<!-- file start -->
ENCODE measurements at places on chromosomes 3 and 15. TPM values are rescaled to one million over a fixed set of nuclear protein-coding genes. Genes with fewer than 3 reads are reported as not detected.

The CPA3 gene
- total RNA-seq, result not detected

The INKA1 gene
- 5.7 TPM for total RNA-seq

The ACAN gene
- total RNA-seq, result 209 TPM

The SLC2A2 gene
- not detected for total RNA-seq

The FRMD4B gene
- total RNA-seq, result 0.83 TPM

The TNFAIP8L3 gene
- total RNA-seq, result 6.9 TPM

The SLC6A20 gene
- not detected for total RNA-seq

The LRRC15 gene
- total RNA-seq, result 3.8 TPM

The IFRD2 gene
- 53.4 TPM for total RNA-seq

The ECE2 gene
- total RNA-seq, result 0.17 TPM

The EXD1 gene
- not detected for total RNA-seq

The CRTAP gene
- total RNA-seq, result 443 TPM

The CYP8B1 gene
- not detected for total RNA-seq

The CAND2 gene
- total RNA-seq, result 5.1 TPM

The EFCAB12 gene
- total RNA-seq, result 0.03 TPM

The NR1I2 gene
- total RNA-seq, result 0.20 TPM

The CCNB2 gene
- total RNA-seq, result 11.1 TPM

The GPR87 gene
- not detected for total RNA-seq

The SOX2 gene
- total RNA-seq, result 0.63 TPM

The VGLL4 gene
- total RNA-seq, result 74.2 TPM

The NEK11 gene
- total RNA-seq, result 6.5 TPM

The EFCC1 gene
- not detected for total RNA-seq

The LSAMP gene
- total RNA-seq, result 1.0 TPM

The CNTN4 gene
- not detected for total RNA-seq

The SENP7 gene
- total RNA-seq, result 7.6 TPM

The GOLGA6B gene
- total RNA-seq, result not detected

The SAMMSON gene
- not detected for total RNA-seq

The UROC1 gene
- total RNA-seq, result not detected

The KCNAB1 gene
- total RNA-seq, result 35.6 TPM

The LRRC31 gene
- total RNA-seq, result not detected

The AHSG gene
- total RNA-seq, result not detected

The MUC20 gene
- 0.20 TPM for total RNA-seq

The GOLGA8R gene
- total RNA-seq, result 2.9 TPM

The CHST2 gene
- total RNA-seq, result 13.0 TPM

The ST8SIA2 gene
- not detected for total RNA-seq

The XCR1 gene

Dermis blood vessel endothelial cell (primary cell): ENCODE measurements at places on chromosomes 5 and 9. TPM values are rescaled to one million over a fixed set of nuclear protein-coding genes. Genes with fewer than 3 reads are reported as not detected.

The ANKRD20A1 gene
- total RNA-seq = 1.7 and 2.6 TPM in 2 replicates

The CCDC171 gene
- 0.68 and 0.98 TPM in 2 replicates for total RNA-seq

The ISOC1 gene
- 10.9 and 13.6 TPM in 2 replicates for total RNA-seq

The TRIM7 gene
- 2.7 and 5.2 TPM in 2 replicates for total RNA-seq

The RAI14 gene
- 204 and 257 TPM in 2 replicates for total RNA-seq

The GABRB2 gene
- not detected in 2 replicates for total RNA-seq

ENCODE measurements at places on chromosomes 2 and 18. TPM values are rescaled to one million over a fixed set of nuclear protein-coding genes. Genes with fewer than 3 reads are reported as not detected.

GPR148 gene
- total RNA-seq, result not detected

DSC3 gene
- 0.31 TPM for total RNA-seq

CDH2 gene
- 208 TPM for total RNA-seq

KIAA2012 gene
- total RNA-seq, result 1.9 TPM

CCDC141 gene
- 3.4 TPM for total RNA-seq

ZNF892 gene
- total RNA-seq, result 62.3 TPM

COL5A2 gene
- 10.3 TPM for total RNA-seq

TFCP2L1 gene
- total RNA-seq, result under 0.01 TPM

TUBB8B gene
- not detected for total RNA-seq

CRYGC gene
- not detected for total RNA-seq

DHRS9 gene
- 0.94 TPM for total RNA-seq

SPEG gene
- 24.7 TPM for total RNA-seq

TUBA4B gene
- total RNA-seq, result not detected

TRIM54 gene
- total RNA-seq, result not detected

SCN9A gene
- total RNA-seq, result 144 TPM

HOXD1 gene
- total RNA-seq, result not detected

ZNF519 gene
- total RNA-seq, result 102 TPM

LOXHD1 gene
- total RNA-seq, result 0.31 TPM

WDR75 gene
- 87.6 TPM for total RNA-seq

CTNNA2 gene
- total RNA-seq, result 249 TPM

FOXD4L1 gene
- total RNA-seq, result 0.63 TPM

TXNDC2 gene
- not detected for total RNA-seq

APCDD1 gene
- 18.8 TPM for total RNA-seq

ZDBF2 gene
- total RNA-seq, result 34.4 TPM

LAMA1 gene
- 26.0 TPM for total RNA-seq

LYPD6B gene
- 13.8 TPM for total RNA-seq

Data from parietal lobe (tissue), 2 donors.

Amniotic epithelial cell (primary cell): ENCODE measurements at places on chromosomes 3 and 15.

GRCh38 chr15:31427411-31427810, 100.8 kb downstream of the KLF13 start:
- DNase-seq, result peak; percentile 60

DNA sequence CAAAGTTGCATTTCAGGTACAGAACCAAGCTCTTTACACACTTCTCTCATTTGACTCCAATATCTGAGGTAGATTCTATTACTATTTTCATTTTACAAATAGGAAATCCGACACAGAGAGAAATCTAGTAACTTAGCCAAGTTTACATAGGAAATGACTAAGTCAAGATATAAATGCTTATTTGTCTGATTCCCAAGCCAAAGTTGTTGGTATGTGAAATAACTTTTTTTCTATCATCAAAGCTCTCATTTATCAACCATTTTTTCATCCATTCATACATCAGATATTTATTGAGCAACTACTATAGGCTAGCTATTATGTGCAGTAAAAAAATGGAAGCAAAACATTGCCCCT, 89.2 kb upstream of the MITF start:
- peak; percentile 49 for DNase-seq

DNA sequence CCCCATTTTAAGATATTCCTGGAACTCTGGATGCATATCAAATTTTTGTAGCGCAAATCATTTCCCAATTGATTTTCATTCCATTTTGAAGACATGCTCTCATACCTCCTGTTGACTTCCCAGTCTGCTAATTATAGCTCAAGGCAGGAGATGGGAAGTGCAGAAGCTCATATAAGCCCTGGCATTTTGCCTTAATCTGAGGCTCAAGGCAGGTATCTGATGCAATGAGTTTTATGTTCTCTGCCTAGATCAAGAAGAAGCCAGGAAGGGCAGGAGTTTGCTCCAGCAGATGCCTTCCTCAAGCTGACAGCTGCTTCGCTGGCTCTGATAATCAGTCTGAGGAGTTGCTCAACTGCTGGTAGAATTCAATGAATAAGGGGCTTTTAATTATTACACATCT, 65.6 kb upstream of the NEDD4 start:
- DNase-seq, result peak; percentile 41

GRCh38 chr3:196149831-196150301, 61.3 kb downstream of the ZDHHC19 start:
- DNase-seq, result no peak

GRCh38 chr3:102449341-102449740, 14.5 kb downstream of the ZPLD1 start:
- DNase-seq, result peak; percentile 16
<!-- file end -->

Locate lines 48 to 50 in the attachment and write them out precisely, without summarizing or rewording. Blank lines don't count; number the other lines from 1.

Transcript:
The CNTN4 gene
- not detected for total RNA-seq

The SENP7 gene